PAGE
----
While you could opt for high-end recording programs such as Pro Tools, there are several reputable free options out there. The first, Audacity, is an open-source editing and recording program that’s compatible with most operating systems and works well for beginners. Though it dons a rather unflattering exterior, you’ll be able to record live audio directly into the application, or import a variety of different audio files, including MP3 and WAV. The software even touts recovery options in the event that your system crashes. Acoustica Basic Edition is another free option, one that provides audio recording and editing within a well-designed interface. However, you’ll have to pay extra for multi-track editing and other advanced features. We use NCH Wavepad.
In all reality, podcasters should consider purchasing an external microphone. USB mics plug directly into your computer and interface with your recording software, thus offering superior sound and greater flexibility than your computer’s built-in microphone. Also, be sure to buy the right number of mics for your show, as you’ll want all cast members to be heard loud and clear. And if you’re going to be using a mixer, be sure to buy microphones that can plug into it! Not all mixers support USB mics, and not all mics will work with standard mic plugs.
These don’t have to be all that fancy; all you need is a decent pair of headphones so you can hear yourself and any guests you might have on the show. If you’re using a mixer, however, these become a requirement, as you will need to have headphones in order to correctly adjust the audio channels or hear your guest if they are from another location. After all, you can only do so much in post-production editing.
Not only applicable to podcasters mixing interfaces to create multitrack recordings, post-production editing is key to nearly every podcast. Masterful editing takes time to learn, though, so don’t be concerned if you can’t pull off some of the more advanced procedures in the beginning. As far as basics go, you’ll want to ensure your vocal levels are roughly the same for each speaker and work on tightening dead space between phrases. If you have other audio components, such as miscellaneous sound effects and background music, make sure those levels are low enough that you can still hear the speakers. You can also work to trim your file to a specified length, or adjust the bit rate and other audio facets for your desired medium. Editing deserves a tutorial on its own, but for most casual podcasters, most of it can be done without expensive software or substantial time. We use NCH Mixpad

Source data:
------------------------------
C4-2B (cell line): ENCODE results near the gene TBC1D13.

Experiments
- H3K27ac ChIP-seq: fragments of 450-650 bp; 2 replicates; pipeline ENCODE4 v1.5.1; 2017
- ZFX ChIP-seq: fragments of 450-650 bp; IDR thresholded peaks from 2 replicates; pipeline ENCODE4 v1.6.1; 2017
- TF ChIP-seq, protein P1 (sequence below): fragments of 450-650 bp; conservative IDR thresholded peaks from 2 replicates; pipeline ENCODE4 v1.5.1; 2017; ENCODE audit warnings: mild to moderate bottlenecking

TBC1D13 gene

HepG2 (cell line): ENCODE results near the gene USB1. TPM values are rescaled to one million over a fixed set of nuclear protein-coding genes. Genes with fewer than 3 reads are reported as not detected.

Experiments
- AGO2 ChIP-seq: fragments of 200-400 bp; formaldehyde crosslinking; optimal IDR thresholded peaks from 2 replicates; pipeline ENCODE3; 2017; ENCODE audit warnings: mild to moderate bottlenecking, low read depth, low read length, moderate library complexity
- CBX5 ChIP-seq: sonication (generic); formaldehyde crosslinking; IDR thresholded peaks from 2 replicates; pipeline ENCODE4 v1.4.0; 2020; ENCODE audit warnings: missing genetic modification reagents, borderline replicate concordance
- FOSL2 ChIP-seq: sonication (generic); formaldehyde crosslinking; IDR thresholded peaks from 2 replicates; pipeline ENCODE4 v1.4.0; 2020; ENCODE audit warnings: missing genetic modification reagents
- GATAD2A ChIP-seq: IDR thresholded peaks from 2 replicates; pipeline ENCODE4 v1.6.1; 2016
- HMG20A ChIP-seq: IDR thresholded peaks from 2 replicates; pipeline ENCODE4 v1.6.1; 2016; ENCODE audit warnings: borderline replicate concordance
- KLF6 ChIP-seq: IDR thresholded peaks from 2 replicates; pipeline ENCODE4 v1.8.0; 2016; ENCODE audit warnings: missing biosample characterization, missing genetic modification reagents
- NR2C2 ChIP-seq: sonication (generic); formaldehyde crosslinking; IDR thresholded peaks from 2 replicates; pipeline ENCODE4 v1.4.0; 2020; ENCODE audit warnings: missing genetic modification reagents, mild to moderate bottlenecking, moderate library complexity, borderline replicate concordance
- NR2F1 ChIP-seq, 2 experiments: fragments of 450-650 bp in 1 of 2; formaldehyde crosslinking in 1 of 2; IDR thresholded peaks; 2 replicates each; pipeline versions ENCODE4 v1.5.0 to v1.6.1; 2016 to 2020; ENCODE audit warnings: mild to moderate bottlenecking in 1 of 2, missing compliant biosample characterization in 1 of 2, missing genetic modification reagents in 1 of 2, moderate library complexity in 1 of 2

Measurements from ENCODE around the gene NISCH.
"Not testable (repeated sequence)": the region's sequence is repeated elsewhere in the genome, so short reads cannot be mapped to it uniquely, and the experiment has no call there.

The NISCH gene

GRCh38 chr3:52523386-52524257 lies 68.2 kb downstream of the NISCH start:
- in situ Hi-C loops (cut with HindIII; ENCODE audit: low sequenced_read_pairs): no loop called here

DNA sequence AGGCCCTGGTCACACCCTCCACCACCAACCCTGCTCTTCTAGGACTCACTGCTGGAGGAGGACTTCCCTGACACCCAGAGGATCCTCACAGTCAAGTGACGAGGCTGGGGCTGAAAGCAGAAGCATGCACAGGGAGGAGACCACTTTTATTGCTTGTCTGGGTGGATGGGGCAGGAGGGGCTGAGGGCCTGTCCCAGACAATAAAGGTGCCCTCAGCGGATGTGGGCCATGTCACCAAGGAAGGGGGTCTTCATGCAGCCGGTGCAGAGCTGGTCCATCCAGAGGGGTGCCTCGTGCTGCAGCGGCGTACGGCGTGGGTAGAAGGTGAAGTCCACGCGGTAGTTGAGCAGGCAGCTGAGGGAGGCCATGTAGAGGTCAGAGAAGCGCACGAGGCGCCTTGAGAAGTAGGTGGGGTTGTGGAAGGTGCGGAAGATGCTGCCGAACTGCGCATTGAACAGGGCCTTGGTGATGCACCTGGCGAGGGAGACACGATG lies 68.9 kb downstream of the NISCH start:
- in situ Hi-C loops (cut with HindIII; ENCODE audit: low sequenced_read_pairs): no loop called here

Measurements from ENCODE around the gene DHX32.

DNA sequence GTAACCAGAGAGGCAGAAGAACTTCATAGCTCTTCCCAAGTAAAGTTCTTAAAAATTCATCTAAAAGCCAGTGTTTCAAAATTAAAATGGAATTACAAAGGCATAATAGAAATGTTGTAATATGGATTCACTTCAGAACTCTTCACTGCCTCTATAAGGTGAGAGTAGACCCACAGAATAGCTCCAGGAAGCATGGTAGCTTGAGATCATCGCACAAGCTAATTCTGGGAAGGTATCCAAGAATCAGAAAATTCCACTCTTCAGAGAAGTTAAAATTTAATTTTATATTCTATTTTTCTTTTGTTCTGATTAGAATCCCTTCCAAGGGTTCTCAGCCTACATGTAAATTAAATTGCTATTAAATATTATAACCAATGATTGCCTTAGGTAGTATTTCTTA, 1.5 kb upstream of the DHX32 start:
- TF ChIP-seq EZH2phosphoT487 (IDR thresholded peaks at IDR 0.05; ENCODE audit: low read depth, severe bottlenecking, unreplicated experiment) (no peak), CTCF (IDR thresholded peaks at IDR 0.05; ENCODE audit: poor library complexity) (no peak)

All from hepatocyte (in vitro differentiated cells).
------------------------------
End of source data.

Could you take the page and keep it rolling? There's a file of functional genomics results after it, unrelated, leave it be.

Uploading to a host site
Sadly, there’s really no point in a podcast if you don’t intend to share it with others. To do so, you must host your resulting audio file somewhere online, prior to linking to the file from elsewhere. There are numerous ways to go about hosting your podcast, though some are better than others. Websites like WordPress and Blogger provide a free and simple means for hosting audio files, but they’re limited in terms of flexibility and exhibit a general lack of control. HostGator, though more complicated, offers more advanced features and a domain at a relatively low price point. However, if you do go with WordPress, the site will automatically add the RSS2 enclosure when you add a link to your audio file, which makes it possible to use as a podcast. Uploading your audio file will make the necessary RSS2 enclosure tag and can generate your XML feed.
- Soundcloud – one of the best players
- Blubrry.com – ease of publishing
- Libsyn.com – the gorilla serving the largest podcasters
- PodBean – allows you to manage your mailing list
- Amazon S3 – no stats
- Podmatic – Limited bandwidth, limited storage, and no way to leave (you hijack my feed)
- Buzzsprout.com – You change my file, and I have to ask to leave.
- Spreaker.com – You mess with my ID3 tags, and there is no way to leave.Add ID3 Tags
- ID3 Tags are the information that is stored inside the media file. For example when you play an mp3 on your iPod and a picture shows up on the screen that image is an ID3 tag. If you don’t do this, your podcast looks very amateur. You can use use mp3tag software (free) for this. If you are on a Mac check out ID3 Editor. We use Stamp ID3 Tag Editor.
Listen to the full podcast on iTunes or hit the play button below: